Extraordinary Excerpts: ‘A Family’

I have started reading the second volume of Maupassant’s stories that I bought over a year ago, titled 88 More Stories, which was published by Cassell & Co. Ltd in 1950 with translations by Ernest Boyd and Storm Jameson. One story contained in this volume, called A Family, 88-stories02-x-700pxis a short piece where the narrator visits a friend he hasn’t seen since the friend married, fifteen years before. He barely recognises the friend, who is now quite fat, and the description of the friend’s wife is brilliantly dismissive and also a bit nasty; I won’t include it here but she is called, amongst other things, ‘a procreating machine made of flesh’, due no doubt to her five children. The husband is also dismissed in a similar fashion as ‘a reproductive animal who spent his nights generating children between a sleep and a sleep, in his provincial house, like a rabbit in a hutch.’

After being introduced to all the children the narrator is also introduced to the wife’s eighty-seven year old grandfather who is hard of hearing. The narrator is told that the old man keeps the children amused especially at meal times as he is very greedy. And so, that leads me to this excerpt:

    Dinner was begun.
    “Look,” murmured Simon. Grandpapa did not like the soup, and refused to eat it. He was forced to do so, for the sake of his health; the servant forcibly thrust a spoonful into his mouth, while he blew violently to keep from swallowing the broth; it spurted out like a fountain, all over the table and over those sitting nearest him.
    The children shrieked with laughter, while their father, highly pleased, repeated: “Funny old man, isn’t he?”
    Throughout the meal he monopolised the attention of the whole family. His eyes devoured the dishes on the table, and his frantically trembling hands tried to snatch them and pull them to him. Sometimes they were placed almost in his reach, so that the company might see his desperate efforts, his palsied clutches, the heart-broken appeal manifested in his whole body, his eyes, his mouth, his nose, which sniffed them. His mouth watered so that he dribbled all over his napkin, uttering inarticulate whines. And the entire family was de­lighted by this odious and grotesque torture.
    Then a very small piece would be put on his plate, and he would eat it with feverish voracity, so that he might have some­thing else the sooner.
    When the sweet rice came, he almost had a fit. He moaned with longing.
    “You have eaten too much; you shan’t have any,” shouted Gontran, and they made as though he were not to be given any.
    Then he began to cry. And as he wept he trembled still more violently, while all the children roared with laughter.
    At last his portion, a very small one, was given him; and, as he ate the first mouthful of the sweet, he made a comically gluttonous noise in his throat, and a movement of the neck like that of a duck swallowing too large a morsel of food.
    When he had finished, he began to stamp his feet for more.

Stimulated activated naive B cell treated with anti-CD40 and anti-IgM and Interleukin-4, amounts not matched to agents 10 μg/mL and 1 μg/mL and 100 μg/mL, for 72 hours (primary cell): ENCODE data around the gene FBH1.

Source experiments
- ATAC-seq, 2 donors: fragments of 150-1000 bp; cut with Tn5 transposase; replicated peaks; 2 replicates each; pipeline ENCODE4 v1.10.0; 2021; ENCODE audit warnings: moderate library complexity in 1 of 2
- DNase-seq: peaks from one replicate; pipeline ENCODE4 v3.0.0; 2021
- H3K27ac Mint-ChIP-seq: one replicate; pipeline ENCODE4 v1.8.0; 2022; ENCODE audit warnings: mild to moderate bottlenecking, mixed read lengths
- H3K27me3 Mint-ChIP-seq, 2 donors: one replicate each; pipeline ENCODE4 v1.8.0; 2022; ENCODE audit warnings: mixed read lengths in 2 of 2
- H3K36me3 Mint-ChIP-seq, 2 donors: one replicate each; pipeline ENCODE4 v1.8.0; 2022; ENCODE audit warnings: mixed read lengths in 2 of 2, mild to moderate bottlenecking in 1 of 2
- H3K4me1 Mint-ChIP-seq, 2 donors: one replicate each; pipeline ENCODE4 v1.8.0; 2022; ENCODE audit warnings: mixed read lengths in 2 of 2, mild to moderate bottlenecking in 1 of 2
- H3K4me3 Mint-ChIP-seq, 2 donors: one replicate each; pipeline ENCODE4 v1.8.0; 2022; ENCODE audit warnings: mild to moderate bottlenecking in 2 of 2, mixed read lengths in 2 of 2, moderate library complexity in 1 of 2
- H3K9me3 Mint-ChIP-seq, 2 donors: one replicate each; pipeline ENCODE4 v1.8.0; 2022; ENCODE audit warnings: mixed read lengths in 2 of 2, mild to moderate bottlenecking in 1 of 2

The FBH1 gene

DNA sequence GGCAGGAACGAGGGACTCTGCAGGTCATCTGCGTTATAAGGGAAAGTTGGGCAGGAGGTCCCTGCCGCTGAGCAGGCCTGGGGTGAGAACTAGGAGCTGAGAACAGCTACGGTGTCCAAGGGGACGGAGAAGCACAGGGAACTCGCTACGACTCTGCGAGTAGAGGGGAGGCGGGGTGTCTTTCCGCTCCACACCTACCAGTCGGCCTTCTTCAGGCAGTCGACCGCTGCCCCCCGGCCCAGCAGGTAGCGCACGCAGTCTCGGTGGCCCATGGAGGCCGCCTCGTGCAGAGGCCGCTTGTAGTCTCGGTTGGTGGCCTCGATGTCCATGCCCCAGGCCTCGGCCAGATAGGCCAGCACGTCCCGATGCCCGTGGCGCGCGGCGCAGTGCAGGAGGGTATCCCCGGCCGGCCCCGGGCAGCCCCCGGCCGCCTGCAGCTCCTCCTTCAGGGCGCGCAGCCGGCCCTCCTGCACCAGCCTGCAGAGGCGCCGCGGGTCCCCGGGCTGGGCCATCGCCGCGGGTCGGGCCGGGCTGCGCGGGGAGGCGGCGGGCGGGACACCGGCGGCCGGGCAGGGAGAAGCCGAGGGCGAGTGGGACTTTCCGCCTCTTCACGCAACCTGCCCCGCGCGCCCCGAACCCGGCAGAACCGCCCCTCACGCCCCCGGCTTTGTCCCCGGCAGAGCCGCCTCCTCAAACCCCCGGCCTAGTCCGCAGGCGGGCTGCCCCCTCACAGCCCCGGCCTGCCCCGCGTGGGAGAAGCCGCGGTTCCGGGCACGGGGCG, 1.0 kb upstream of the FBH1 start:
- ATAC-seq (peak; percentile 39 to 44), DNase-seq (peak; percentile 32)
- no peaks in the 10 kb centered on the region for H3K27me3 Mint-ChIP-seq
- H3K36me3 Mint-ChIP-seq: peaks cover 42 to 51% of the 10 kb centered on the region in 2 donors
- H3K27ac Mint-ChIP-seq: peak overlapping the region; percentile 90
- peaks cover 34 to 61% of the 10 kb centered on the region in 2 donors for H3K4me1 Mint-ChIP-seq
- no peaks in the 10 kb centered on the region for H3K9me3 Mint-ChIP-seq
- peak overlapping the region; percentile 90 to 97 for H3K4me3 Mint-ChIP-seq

Seized with pity at the heart-rending spectacle of the tortures inflicted on this ridiculous Tantalus, I implored my friend on his behalf:
    “Do give him a little more rice.”
    “Oh! no, my dear chap,” replied Simon; “if he ate too much at his age, it might be bad for him.”
    I was silent, musing on this speech. O Morality, O Logic, O Wisdom! At his age! So, they deprived him of the only pleasure he could still enjoy, out of care for his health! His health! What was that inert and palsied wreck to do with his health if he had it? Were they husbanding his days? His days? How many: ten, twenty, fifty, or a hundred? And why? For his own sake? Or was it in order to preserve to the family the spectacle of his impotent greed?
    He had nothing to do in this life, nothing. Only one desire, one pleasure, remained to him; why not give him full measure of that last pleasure, give it him until he died of it?
    At last, after a long game of cards, I went up to my room to bed; I was sad, very, very sad.

I think the narrator’s thoughts on the family’s cruel treatment of the old man reflects our own feelings on the subject but the family seem oblivious of their cruelty. Haven’t we all found ourselves in a similar situation, maybe not so extreme, where we witness something like this but are unsure whether to intervene? This is a brilliant story by Maupassant; one of his stories that is just a short episode, a snapshot of contemporary life that he did so well.

This post is cross-posted on my Intermittencies of the Mind blog.

Maupassant Quotations

Maupassant_A-Day-in-CountryI’ve been reading more and more of Maupassant’s stories recently. Many of the collections have a large number of the same stories which becomes a bit frustrating at times as there are so many that I want to read but the same stories keep appearing. One of the collections that I really enjoyed, but haven’t got round to reviewing yet, is A Day in the Country and Other Stories, published by Oxford University Press and translated by David Coward. So, I thought I’d share a number of quotes from the book.